Swift to Hear - Slow to Speak
Like the author of Ecclesiastes, the apostle James exhorted his readers to be swift to hear and slow to speak (James 1:19). This is especially applicable when we make fallible deductions and then declare them to be scriptural truths. For instance, nowhere does the Bible say that the sun goes around the earth. Yet, misguided 16th-century churchmen threatened the astronomer Copernicus with excommunication when he scientifically exploded their geocentric theory. And during World War II, certain Bible teachers had to “eat their words” because they erroneously declared that the Italian dictator Mussolini was the Antichrist.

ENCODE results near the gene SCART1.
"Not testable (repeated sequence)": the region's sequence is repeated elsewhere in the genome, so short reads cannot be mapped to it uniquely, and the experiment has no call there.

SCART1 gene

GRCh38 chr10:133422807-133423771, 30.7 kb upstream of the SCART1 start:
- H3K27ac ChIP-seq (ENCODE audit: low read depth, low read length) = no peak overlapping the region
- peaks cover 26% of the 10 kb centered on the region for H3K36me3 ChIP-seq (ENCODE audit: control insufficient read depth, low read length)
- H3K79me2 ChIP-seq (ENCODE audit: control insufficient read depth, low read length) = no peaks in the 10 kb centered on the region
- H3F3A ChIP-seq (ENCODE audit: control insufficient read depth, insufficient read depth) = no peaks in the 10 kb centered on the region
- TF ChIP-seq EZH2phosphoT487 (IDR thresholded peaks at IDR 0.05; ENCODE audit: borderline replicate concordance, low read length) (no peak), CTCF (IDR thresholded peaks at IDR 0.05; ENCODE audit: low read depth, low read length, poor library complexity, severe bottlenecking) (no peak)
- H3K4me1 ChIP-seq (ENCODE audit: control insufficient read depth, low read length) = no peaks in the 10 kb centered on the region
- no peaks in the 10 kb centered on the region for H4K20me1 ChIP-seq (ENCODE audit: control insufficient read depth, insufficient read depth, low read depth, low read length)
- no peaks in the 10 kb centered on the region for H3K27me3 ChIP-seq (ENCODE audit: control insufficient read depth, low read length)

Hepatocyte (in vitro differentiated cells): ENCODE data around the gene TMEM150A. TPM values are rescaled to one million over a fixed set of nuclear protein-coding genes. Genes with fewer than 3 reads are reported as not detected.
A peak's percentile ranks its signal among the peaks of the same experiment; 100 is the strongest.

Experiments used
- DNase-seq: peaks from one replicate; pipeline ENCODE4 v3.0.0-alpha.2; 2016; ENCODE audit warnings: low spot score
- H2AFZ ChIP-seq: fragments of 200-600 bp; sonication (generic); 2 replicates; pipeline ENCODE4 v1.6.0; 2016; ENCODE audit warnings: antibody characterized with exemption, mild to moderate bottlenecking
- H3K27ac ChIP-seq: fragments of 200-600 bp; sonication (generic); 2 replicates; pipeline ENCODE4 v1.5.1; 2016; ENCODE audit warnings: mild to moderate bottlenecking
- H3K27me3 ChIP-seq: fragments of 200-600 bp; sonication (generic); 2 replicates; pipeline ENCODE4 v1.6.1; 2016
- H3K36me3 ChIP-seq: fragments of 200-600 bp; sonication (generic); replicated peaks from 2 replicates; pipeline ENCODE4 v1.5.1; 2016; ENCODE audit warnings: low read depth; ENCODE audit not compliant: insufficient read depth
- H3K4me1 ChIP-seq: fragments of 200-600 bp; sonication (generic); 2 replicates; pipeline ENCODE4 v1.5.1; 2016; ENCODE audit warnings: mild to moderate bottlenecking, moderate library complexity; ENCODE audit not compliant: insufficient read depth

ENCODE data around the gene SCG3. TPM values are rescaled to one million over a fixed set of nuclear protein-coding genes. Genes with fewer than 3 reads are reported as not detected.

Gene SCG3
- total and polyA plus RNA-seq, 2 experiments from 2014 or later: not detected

A similar blunder was made by a bishop in 1870. While visiting the president of a small denominational college, he expressed his firm biblical conviction that nothing new could be invented. The educator, of course, disagreed. “Why, in 50 years I believe it may be possible for men to soar through the air like birds!” he said. The bishop was shocked. “Flight is strictly reserved for the angels,” he insisted, “and I beg you not to repeat your suggestion lest you be guilty of blasphemy!”
Ironically, that mistaken bishop was none other than Milton Wright, the father of Orville and Wilbur. Only 33 years later, those two brothers made their first flight in a heavier-than-air machinethe forerunner of the many planes that now dot our skies. - H.G.B.